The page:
The 2021 annual report from the Dutch Authority for the Financial Markets (AFM) looks back on a year in which the Netherlands rebounded strongly from the pandemic. The financial markets remained very optimistic. This was also clear from the sharp increase in the number of households investing to 1.9 million. Amsterdam overtook London as the largest centre for equity trading in Europe. The new Pensions Act also underwent further development.
- More Dutch people are investing, and more of them are doing so independently
- The importance of sustainability in new European regulation is becoming more visible
- Brexit has increased the AFM’s role in international policymaking
- Preparations for supervision of the new Pensions Act fully underway
'The Dutch economy withstood the pandemic relatively well, although the effects were not evenly spread. In an exceptional year for the stock exchange, the AEX burst through the 800 points level and more businesses than usual came to the market', said AFM Chair Laura van Geest. ‘Economic and geopolitical uncertainties led to volatility, but ultimately had remarkably little effect on valuations in the financial markets. The housing market remained overheated, despite the change in direction of market interest rates. Such optimism in a turbulent period calls for additional alertness to potential risks, especially in financial services provided to retail investors and homeowners.’
More Dutch people are investing, and more of them are doing so independently
The number of investing households rose 12% on the previous year to 1.9 million Most of these new investors are investing independently, assisted by easy-access investment apps. Last year, we looked at the behaviour of these independent investors, and concluded that one in three of them takes on unnecessary risk. Investors are also increasingly using social media as a source of information. This was part of the reason for our review of ‘finfluencers’, also to remind them of their obligation to abide by the rules. In periods when the market looks generally to be in an uptrend, it is particularly important that market parties put the interests of investors first. For instance, in the advertising circulated by brokers. Our research shows that this is not satisfactory in all cases.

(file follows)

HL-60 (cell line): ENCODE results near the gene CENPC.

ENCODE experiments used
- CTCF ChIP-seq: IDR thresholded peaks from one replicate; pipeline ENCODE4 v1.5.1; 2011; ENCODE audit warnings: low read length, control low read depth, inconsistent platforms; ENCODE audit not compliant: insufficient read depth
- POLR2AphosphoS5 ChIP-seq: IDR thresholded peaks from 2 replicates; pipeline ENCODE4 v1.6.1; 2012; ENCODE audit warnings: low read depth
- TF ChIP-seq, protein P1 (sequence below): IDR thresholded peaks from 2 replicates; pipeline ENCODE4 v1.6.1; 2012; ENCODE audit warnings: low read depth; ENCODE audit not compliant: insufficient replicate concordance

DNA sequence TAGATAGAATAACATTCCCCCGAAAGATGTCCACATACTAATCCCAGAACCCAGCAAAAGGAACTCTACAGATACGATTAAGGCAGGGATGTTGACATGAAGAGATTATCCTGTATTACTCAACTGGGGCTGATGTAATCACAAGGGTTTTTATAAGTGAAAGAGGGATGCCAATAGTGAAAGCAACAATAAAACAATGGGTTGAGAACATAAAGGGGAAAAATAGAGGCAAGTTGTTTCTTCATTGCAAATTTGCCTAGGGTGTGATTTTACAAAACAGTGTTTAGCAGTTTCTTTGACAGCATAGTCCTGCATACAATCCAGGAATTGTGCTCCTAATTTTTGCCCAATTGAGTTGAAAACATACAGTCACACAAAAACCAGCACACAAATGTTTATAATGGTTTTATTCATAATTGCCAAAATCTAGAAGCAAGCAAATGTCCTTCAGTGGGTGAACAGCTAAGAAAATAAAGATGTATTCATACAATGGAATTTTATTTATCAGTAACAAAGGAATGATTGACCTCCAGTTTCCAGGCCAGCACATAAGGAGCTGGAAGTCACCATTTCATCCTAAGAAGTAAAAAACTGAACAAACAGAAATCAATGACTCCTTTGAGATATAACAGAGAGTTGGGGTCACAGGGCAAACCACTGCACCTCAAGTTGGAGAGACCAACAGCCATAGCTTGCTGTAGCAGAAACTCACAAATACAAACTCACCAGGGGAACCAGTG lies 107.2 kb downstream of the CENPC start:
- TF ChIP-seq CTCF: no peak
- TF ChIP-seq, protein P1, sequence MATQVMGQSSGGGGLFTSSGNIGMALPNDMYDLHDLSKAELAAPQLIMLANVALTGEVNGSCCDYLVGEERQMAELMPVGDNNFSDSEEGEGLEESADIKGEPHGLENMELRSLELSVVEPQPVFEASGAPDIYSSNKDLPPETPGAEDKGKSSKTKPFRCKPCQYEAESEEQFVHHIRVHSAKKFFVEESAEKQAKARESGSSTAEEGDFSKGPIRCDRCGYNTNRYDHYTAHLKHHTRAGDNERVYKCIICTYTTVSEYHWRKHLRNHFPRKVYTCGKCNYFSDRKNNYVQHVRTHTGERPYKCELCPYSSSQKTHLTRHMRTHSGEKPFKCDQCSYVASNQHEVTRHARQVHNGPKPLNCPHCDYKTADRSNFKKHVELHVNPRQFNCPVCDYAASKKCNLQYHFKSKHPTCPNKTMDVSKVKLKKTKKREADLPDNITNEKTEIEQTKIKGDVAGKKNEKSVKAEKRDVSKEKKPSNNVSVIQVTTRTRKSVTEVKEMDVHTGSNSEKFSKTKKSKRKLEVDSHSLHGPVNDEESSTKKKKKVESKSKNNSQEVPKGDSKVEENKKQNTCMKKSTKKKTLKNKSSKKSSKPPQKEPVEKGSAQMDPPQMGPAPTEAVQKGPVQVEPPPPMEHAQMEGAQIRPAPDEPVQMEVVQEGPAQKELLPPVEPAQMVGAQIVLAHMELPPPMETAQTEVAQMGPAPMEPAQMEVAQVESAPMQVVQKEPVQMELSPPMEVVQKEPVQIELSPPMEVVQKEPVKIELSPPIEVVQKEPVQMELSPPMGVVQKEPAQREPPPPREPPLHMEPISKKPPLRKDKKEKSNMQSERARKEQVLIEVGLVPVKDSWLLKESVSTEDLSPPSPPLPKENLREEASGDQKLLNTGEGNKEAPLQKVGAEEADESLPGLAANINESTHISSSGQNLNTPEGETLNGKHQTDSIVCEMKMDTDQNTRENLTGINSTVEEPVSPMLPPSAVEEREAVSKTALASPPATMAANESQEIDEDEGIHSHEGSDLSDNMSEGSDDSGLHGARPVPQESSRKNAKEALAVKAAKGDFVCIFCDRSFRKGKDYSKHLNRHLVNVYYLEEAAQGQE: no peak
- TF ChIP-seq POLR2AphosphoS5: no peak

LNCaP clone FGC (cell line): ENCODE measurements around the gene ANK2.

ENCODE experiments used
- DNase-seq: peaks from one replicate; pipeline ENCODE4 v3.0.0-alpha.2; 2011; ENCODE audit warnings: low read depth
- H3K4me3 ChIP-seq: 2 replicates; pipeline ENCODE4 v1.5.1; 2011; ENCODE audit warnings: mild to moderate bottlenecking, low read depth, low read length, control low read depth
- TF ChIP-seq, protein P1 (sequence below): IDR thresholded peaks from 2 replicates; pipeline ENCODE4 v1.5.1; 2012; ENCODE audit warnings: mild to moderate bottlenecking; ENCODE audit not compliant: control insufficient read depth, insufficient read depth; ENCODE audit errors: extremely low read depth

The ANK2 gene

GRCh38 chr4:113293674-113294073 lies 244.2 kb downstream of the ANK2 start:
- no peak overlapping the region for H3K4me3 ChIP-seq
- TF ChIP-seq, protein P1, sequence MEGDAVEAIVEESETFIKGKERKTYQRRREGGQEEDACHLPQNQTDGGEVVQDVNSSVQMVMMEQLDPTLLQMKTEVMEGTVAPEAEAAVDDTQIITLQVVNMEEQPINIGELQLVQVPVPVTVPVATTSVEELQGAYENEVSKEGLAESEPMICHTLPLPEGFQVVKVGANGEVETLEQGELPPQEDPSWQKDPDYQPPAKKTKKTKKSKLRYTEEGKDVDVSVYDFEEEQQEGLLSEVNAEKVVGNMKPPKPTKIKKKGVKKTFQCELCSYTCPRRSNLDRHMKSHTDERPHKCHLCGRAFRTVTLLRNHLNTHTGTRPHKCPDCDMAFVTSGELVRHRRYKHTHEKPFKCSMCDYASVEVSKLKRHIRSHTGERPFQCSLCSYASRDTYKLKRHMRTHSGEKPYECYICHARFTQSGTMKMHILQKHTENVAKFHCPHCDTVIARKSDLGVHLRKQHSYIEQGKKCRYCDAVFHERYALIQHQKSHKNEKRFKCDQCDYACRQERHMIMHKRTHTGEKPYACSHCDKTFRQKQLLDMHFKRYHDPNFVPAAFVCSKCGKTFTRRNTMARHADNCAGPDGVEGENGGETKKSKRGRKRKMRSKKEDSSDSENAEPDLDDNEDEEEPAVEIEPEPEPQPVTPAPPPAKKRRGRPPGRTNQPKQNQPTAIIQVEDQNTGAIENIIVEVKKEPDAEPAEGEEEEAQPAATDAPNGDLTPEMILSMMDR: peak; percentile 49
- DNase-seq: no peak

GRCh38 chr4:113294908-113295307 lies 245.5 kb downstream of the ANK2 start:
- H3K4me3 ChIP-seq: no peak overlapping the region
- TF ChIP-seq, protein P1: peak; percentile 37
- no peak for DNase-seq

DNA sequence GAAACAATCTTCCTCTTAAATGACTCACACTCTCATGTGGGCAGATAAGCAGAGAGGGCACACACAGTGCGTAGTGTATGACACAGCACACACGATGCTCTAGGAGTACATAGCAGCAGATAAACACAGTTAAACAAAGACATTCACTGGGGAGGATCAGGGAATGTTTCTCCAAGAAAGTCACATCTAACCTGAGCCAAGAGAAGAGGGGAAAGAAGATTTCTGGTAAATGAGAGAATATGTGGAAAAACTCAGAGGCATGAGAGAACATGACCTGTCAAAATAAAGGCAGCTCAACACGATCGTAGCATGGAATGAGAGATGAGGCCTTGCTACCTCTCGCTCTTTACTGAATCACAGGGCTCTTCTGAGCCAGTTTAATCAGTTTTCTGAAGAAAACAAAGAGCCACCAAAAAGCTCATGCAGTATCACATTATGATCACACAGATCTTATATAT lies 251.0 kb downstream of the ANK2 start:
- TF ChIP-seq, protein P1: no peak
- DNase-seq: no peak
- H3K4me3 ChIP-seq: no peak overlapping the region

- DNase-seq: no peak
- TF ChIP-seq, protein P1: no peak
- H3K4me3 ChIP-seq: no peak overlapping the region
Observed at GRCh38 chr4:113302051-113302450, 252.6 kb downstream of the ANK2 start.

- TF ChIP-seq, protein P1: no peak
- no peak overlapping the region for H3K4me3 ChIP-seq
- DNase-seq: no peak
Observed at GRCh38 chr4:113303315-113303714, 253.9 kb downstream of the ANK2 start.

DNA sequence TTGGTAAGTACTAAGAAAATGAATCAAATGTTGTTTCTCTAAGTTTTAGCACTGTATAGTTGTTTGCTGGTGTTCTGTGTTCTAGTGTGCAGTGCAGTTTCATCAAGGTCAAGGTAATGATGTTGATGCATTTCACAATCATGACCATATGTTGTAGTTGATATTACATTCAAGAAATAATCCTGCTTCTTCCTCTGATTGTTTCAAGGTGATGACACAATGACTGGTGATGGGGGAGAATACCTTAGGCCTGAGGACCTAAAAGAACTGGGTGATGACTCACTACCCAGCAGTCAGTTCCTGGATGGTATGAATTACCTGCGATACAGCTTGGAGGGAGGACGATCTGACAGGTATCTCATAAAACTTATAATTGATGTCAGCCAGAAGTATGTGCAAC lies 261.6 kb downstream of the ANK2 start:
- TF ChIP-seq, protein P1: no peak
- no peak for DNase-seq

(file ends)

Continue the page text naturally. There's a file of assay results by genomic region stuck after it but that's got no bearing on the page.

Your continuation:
Increasing importance of sustainability in new European regulation
The financial sector has a significant role to play in the transition to a sustainable society. A great deal of regulation to provide guidance for this is on the way, much of it from Europe. We carried out a first review of the application of the Sustainable Finance Disclosure Regulation (SFDR), which came into effect at the beginning of 2021. This revealed among other things that there is room for improvement regarding the transparency of sustainable funds. We also looked specifically at the offering of sustainable investments to retail investors. Our initial survey showed that this market and its regulation are still very much in development, which increases the risk of disappointment for retail investors.
Brexit has increased the AFM’s role in international policymaking
The transition period for Brexit ended on 1 January 2021, and many financial firms chose to locate their service provision to the European continent in the Netherlands. Trading in equities has nearly quadrupled, reaching a daily volume of EUR 8 billion. Because more capital market parties have set up offices in the Netherlands, the AFM now has a greater role in international policy discussions.
Preparations for supervision of the new Pensions Act fully underway
The new pensions system was further developed in 2021 into a parliamentary bill that has now been submitted to the House of Representatives. The AFM was involved in this process as an adviser and in its role as an independent supervisor. On the basis of several studies, the AFM called for attention to explainability and member protection and guidance. We have strengthened our supervision in the run-up to 1 January 2023, when the transition to the new system will start.
In its annual report (pdf, 4Mb), the AFM describes its activities and the results achieved in 2021, including its financial statements.
Journalists may contact Mark Woldberg, AFM spokesperson, on +31 (0)6 2136 8866 or at firstname.lastname@example.org.
The AFM is committed to promoting fair and transparent financial markets.
As an independent market conduct authority, we contribute to a sustainable financial system and prosperity in the Netherlands.